Money crunch tests transit priorities
It was probably no coincidence that the front page of Wednesday's Sun ran an article about the state directing about $340 million in previously unallocated revenue to mass transit projects ("Md. shifts tack on transit policy," July 30) on the same day an editorial pointed out the lack of funds to repair our highways and bridges ("Running on empty," editorial, July 30).
By 2009, our federal highway trust fund is projected to have a negative balance of $4.3 billion if no tax increases replenish it.
Estimates for the amount the nation should be investing in improving our roads, bridges and tunnels run as high as $1.6 trillion in federal, state and local funds over a five-year period, according to the American Society of Civil Engineers.
But where will the money come from?
According to the U.S. Department of Transportation, Maryland has 410 bridges deemed structurally deficient and 970 functionally obsolete.
While the first figure represents only 8.1 percent of all bridges in the state and the second one just 19 percent, I'd hate to be caught on one of these 410 "structurally deficient" bridges (defined as having one or more structural defects) when it fails.
Some states have turned to the private sector for assistance. For instance, the city of Chicago and the state of Indiana have each leased a toll road to a foreign-owned consortium, receiving a total of slightly more than $5 billion in the process.
Indiana's governor, Mitch Daniels, has noted that as far as he knows, his is the only state with a fully financed 10-year transportation plan, thanks to this infusion of more than $3 billion from Indiana's toll road lease.
Numerous studies have shown that unless we pour billions of dollars into our highway system, by the year 2035, those highways will become so congested that we'll be bumper to bumper along most major roadways.
Maryland's decision to shift funds to public transportation is forward thinking.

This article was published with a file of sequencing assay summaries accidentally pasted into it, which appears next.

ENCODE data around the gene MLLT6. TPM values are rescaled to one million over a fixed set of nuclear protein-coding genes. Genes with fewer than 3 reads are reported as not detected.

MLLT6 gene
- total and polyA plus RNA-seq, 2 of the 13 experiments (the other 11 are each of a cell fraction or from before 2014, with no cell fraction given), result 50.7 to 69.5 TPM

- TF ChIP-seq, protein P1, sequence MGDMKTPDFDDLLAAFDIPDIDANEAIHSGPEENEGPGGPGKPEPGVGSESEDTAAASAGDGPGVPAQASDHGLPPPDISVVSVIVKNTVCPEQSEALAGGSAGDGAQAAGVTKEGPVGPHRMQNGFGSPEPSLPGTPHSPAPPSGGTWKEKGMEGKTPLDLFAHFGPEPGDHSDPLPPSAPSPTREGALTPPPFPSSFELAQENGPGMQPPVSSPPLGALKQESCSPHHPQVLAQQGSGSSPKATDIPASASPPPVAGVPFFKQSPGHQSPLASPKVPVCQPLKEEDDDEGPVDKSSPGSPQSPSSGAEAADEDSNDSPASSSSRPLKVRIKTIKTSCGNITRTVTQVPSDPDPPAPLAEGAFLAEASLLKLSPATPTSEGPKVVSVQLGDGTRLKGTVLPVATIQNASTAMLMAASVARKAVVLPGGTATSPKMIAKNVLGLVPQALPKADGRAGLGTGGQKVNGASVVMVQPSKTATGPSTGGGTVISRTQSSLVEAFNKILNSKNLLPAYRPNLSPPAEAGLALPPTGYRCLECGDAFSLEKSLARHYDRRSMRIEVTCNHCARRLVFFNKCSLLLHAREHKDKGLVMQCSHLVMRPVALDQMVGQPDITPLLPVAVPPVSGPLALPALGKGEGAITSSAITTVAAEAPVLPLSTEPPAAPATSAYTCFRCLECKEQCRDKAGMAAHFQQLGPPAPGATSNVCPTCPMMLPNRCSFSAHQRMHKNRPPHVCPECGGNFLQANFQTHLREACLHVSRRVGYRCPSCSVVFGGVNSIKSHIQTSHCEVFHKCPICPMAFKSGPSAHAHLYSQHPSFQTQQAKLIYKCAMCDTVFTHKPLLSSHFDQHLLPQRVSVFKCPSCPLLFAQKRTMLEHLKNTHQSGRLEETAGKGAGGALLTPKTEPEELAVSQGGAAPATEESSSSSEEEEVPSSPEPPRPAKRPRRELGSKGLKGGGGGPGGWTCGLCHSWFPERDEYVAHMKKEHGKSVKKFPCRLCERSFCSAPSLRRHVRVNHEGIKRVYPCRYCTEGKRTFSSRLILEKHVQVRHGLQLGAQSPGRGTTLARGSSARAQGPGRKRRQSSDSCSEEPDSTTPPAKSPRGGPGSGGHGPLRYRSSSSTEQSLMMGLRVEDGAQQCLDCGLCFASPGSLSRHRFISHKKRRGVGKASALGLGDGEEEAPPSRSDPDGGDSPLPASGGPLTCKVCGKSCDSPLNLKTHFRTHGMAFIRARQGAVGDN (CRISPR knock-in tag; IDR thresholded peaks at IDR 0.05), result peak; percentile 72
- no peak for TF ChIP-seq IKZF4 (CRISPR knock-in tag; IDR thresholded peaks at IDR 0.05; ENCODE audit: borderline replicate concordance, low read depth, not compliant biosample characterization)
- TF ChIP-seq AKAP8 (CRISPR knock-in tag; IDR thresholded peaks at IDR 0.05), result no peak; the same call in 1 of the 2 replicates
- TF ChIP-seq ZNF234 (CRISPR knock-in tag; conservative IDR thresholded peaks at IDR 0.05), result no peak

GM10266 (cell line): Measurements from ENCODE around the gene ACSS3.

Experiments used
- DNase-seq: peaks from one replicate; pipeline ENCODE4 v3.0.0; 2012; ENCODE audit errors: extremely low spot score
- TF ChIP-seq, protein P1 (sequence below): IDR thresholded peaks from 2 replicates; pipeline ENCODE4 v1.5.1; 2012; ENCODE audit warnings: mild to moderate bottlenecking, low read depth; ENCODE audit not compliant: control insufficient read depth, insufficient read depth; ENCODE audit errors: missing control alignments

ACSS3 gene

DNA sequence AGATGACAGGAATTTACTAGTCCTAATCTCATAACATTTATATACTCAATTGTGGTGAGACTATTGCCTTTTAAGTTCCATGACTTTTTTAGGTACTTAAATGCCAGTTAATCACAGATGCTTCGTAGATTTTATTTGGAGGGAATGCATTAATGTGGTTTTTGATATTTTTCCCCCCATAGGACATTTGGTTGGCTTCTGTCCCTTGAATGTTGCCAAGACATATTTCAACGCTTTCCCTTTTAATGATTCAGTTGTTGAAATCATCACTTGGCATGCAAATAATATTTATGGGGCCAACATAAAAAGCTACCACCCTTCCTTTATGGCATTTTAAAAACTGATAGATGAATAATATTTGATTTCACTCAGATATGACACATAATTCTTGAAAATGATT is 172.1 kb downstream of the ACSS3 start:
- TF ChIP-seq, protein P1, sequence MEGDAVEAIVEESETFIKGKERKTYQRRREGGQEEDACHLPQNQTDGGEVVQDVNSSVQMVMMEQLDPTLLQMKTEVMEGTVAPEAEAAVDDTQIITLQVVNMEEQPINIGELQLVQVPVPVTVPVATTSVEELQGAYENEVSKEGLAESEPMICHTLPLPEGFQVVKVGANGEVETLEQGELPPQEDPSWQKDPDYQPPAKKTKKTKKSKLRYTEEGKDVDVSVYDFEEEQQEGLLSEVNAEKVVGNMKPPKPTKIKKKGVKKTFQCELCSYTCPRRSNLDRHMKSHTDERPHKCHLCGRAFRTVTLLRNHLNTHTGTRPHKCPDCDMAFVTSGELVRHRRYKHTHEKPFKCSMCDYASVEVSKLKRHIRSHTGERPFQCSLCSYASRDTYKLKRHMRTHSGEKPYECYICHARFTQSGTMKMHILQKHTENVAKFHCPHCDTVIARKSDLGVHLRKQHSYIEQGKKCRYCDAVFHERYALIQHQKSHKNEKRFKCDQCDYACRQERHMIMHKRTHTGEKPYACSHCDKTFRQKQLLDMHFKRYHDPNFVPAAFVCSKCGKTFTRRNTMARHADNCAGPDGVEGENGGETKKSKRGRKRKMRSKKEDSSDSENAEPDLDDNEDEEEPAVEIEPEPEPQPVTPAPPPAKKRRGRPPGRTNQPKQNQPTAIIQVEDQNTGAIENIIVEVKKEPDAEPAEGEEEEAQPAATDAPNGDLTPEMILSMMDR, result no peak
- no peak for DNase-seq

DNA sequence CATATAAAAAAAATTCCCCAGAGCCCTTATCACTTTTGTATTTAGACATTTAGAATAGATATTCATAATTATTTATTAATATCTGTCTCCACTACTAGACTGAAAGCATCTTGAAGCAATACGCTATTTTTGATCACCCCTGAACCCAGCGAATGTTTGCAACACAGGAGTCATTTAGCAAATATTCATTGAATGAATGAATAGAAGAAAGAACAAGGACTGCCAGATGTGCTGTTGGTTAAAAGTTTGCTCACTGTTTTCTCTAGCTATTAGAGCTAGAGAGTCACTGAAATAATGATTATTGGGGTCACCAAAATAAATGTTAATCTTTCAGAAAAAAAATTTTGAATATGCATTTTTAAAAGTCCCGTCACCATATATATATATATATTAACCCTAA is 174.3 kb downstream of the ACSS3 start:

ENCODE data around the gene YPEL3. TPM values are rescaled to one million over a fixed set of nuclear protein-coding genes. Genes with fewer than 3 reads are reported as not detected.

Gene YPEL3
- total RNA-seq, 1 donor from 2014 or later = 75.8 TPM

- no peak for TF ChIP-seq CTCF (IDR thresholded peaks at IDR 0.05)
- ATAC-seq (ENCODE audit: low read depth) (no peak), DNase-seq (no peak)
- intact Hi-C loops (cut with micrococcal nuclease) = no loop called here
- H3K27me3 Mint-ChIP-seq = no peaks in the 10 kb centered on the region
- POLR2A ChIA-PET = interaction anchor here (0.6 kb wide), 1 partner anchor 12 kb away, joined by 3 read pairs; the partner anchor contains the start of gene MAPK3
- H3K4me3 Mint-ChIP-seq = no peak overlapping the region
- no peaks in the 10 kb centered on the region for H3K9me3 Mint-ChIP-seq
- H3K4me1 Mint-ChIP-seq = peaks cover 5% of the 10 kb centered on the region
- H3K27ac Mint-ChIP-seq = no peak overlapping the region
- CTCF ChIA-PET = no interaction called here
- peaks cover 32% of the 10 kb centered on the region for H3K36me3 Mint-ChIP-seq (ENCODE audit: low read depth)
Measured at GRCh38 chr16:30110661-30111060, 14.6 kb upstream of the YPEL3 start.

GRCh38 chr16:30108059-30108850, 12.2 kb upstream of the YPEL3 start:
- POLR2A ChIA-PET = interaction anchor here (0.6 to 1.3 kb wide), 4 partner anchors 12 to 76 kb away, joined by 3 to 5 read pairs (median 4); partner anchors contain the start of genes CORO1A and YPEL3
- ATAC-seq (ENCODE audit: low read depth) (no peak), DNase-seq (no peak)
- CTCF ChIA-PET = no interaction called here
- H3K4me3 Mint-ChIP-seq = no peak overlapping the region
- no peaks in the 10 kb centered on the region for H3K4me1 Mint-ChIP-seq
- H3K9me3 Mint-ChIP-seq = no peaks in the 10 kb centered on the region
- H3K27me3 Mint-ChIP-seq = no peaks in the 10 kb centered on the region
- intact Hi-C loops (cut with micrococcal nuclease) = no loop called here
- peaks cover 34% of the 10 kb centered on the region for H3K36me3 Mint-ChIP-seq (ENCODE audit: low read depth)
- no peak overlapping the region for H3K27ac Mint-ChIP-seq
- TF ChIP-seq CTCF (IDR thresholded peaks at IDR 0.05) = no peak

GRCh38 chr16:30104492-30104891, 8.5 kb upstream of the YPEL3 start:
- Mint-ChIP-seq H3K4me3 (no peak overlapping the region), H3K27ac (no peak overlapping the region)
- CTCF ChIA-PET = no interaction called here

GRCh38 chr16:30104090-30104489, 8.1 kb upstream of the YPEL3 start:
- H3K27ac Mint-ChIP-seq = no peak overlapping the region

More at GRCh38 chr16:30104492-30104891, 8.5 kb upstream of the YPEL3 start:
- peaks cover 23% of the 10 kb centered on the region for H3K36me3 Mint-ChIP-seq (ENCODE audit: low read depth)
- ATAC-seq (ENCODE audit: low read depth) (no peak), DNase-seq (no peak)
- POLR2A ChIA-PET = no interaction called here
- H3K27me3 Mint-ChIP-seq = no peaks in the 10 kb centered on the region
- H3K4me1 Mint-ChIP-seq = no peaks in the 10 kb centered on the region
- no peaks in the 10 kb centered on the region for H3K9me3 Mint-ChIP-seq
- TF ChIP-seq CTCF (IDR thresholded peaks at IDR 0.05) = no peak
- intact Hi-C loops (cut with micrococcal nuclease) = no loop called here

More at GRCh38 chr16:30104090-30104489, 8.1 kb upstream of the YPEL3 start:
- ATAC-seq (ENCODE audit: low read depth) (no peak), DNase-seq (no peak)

We should also look to inviting the private sector to participate in some of our transit planning and to provide a potential transit revenue source for the state.
Sidney M. Levy, Baltimore
The writer is a retired contractor who is writing a book on public-private infrastructure projects for the American Society of Civil Engineers.
In the editorial "Running on empty," The Sun notes that people are driving much less, that transportation funds are falling sharply and that one-quarter of our bridges are structurally deficient or obsolete.
This makes a powerful case against the Intercounty Connector.
Less driving means there is less justification for new highways. Falling transportation revenues mean that the ICC will suck away an even greater portion of the funds we need for higher-priority transit projects. And it makes no sense to build more roads if we can't afford to maintain the ones we already have.
Add to all this concern about global warming, sprawl and depletion of oil supplies, and it's hard to imagine why Gov. Martin O'Malley still supports this project.
Carl Henn, Rockville
Partisan litmus test erodes core values
Senior government officials broke the law and rejected the most qualified applicants for some Justice Department jobs based on illegal litmus tests regarding party loyalty and candidates' views on religion, abortion, guns and sexuality ("Politics dictated Justice Dept. hires," July 29). This misconduct by senior officials in the executive branch is an assault on fundamental American values.
Our democracy is built on the rule of law, checks and balances and protection of the civil service from partisanship, among other precepts.
The violations described in the report on Justice Department hiring practices affected the quality of our judges, U.S. attorneys and counterterrorism officials.
And I'm afraid the report only skimmed the surface of the high-level corruption.
The American people should be outraged and demand accountability for the public servants who abused power, substituted ideological prejudices for their duty to their country and broke the law.
Failure by Congress to thoroughly investigate and by the Justice Department to prosecute this corruption would be a tragic failure and send a chilling message to future politicians.
That message is: It's possible to get away with abusing government authority and the public's trust as a means to gain political power.
Roger C. Kostmayer, Baltimore
Earmarks drive nation into deficit
I read with interest the article regarding the large federal budget deficit expected this year ("Record budget deficit predicted," July 29).
The article noted the usual partisan blame game for overspending but did not mention the excessive spending caused by the congressional earmarks that accompany just about every spending bill approved by Congress.
It was astounding to see that even the latest mortgage bailout legislation includes large congressional earmarks.